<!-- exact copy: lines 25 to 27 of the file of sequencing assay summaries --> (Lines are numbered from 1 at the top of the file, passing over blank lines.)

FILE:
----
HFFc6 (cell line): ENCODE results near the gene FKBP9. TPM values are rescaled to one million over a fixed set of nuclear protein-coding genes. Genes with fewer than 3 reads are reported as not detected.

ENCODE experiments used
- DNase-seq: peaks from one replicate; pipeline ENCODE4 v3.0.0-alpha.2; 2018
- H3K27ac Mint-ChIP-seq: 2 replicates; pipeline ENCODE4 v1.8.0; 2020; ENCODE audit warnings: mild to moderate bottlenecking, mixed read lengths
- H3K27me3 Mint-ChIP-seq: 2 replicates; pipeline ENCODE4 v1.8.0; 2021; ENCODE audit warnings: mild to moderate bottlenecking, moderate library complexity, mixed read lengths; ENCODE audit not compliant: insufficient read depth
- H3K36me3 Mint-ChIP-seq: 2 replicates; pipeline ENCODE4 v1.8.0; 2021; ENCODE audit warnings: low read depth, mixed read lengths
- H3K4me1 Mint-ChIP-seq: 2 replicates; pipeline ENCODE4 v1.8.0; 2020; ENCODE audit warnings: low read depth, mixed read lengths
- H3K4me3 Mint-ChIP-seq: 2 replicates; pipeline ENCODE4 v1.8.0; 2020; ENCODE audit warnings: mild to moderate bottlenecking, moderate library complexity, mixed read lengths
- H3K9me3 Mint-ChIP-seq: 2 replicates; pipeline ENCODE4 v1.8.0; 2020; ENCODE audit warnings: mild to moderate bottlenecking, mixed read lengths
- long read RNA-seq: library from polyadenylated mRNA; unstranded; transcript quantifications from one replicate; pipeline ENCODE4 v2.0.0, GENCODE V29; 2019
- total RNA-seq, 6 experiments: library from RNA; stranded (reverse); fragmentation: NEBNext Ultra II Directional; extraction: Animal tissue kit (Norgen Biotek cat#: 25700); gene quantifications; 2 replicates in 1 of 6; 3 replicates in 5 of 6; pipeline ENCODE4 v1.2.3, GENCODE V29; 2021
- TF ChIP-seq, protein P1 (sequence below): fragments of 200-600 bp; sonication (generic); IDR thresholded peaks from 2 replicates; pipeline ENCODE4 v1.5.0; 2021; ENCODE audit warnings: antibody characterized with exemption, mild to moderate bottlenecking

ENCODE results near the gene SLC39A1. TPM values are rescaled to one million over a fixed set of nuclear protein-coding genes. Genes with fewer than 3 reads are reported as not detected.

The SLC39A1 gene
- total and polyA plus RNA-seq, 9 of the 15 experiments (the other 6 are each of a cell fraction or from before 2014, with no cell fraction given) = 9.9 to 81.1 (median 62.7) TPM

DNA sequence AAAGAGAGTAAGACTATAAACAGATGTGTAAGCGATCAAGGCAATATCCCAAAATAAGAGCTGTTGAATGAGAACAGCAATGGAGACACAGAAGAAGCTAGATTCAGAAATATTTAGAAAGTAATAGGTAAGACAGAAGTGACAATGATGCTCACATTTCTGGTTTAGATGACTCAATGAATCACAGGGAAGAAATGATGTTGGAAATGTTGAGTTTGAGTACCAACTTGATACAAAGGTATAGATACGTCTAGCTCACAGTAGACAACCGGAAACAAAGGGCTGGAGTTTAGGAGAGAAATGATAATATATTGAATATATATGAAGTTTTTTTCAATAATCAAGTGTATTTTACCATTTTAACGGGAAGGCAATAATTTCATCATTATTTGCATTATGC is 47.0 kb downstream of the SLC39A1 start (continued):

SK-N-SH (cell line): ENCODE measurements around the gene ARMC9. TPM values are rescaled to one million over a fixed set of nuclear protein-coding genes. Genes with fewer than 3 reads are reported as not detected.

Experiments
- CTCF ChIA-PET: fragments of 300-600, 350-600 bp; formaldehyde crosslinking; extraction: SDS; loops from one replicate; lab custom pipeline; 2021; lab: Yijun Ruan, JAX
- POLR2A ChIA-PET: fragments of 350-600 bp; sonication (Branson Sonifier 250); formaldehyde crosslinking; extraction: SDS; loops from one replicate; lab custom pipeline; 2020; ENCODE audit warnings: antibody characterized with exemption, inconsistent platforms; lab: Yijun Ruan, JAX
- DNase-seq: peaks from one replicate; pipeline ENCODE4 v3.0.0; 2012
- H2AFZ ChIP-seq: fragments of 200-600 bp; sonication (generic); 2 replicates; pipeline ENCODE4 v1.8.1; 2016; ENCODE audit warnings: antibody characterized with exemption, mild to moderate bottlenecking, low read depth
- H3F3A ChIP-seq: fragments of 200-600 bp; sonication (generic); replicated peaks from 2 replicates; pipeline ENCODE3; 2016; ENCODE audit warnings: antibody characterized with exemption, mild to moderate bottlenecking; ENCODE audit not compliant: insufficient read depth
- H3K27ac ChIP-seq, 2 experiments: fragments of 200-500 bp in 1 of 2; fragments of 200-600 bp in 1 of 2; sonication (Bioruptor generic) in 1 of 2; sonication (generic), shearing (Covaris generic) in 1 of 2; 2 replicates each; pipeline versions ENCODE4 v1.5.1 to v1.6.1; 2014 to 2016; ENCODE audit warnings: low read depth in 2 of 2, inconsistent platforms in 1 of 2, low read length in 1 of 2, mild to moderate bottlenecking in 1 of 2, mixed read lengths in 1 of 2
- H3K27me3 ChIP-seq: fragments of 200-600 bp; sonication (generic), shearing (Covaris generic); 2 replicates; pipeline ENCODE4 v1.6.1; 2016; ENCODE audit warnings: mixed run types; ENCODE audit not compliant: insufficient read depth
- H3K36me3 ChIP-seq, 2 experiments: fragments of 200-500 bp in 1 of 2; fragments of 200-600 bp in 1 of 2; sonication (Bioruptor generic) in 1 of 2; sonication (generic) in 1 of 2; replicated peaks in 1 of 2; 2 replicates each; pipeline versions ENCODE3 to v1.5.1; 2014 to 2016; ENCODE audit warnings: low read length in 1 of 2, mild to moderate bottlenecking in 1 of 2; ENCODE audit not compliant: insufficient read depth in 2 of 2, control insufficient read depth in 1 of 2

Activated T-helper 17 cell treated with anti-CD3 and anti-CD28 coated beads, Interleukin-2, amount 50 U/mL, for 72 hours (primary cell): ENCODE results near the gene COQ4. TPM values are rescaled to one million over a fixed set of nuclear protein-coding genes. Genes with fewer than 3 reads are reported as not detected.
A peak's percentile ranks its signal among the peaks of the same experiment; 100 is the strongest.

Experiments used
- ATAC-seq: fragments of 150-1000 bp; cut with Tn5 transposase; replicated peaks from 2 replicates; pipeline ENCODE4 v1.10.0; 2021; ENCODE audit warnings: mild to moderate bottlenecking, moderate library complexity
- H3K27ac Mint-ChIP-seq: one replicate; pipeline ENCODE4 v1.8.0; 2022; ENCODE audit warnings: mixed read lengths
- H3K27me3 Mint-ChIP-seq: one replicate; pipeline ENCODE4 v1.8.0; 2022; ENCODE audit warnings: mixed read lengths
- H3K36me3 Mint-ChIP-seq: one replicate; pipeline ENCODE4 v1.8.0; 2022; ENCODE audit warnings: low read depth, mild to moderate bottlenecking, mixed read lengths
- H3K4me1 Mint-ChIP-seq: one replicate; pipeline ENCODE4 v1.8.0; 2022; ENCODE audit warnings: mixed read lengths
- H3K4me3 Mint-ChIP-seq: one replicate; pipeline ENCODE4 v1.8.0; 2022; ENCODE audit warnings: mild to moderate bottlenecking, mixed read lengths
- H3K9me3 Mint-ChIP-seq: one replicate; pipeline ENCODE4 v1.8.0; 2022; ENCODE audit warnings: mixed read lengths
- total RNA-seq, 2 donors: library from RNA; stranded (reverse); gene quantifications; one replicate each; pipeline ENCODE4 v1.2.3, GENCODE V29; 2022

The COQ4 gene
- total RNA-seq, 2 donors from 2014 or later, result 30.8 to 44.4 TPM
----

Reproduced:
- H3K27me3 ChIP-seq: fragments of 200-600 bp; sonication (generic), shearing (Covaris generic); 2 replicates; pipeline ENCODE4 v1.6.1; 2016; ENCODE audit warnings: mixed run types; ENCODE audit not compliant: insufficient read depth
- H3K36me3 ChIP-seq, 2 experiments: fragments of 200-500 bp in 1 of 2; fragments of 200-600 bp in 1 of 2; sonication (Bioruptor generic) in 1 of 2; sonication (generic) in 1 of 2; replicated peaks in 1 of 2; 2 replicates each; pipeline versions ENCODE3 to v1.5.1; 2014 to 2016; ENCODE audit warnings: low read length in 1 of 2, mild to moderate bottlenecking in 1 of 2; ENCODE audit not compliant: insufficient read depth in 2 of 2, control insufficient read depth in 1 of 2

Activated T-helper 17 cell treated with anti-CD3 and anti-CD28 coated beads, Interleukin-2, amount 50 U/mL, for 72 hours (primary cell): ENCODE results near the gene COQ4. TPM values are rescaled to one million over a fixed set of nuclear protein-coding genes. Genes with fewer than 3 reads are reported as not detected.